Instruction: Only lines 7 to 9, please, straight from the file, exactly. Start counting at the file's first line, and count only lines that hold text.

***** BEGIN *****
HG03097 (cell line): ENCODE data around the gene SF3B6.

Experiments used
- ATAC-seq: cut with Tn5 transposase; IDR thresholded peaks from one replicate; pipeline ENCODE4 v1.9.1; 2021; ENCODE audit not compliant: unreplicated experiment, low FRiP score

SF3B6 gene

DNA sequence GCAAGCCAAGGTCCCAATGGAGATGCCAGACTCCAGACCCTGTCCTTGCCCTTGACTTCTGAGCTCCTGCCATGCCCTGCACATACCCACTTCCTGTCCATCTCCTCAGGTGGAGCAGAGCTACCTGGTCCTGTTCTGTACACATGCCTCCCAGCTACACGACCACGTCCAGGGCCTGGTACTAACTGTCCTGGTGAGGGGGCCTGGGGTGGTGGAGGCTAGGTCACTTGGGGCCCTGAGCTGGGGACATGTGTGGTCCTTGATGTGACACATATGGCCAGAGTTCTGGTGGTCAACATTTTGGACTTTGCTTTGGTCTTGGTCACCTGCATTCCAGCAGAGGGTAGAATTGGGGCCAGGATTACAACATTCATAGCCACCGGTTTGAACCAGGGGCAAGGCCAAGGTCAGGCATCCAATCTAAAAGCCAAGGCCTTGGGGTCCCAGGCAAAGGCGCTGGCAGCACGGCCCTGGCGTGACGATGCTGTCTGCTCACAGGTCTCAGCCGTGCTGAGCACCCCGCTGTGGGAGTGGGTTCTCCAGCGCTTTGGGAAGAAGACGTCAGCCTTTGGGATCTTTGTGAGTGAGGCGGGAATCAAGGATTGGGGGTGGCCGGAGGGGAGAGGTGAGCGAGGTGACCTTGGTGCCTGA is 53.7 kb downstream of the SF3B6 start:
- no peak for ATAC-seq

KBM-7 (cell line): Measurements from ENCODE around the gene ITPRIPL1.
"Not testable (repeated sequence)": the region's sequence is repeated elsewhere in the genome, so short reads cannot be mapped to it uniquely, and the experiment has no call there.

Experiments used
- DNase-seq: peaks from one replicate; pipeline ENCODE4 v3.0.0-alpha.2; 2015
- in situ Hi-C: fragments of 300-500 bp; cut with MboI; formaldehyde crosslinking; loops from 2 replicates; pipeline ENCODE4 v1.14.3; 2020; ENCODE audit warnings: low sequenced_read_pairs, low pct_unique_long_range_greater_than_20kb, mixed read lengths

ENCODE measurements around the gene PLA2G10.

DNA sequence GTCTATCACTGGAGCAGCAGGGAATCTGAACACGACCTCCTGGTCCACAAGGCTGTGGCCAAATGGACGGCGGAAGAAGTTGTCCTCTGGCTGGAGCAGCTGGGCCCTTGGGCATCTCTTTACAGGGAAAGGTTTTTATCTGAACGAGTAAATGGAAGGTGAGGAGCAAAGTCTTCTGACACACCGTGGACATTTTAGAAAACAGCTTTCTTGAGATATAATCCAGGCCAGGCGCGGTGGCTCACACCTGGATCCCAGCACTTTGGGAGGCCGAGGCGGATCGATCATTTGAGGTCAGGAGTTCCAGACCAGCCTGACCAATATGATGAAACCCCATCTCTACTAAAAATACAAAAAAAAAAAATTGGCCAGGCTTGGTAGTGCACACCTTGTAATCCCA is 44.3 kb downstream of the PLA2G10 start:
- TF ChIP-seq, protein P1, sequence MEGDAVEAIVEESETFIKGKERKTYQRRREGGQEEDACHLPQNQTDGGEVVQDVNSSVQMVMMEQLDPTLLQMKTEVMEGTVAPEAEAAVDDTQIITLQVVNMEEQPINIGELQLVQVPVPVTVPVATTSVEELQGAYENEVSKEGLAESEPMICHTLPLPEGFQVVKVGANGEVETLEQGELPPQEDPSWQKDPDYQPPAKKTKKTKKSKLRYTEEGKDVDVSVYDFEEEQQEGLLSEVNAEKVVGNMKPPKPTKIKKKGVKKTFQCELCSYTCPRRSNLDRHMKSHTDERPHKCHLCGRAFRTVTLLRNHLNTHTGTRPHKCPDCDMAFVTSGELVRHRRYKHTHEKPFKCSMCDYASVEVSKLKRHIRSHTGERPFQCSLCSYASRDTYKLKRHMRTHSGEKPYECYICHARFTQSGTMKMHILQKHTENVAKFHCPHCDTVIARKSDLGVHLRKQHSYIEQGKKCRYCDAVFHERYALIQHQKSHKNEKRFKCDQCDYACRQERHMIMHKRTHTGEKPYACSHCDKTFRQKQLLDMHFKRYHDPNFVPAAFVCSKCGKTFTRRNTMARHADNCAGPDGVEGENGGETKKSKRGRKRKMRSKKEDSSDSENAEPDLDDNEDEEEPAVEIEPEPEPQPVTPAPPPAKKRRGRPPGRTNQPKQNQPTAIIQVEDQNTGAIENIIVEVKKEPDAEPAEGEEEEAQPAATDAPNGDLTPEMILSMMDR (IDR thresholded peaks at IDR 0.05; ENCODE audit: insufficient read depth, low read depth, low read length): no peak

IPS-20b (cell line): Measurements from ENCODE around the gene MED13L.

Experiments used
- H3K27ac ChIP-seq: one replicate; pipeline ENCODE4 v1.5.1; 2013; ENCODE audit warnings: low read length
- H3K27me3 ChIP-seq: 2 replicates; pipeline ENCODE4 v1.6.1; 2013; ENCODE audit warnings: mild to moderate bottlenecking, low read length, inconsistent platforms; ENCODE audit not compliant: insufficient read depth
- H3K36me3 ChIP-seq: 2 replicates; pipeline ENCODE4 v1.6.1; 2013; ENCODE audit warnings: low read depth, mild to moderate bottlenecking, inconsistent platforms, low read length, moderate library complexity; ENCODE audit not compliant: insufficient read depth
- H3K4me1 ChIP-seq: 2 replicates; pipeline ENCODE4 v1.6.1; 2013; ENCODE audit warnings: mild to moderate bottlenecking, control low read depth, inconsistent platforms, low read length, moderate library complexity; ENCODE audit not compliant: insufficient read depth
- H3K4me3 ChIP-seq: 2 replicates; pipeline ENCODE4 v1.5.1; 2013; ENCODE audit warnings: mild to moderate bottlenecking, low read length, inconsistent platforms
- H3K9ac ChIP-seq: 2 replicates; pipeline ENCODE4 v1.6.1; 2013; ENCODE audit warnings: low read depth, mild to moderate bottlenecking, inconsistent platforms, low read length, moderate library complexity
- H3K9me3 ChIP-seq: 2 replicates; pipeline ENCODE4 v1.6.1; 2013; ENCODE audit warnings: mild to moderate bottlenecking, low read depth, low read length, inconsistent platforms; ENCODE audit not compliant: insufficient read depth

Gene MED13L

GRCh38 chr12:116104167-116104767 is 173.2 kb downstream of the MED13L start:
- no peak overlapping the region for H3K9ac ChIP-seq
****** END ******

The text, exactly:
KBM-7 (cell line): Measurements from ENCODE around the gene ITPRIPL1.
"Not testable (repeated sequence)": the region's sequence is repeated elsewhere in the genome, so short reads cannot be mapped to it uniquely, and the experiment has no call there.

Experiments used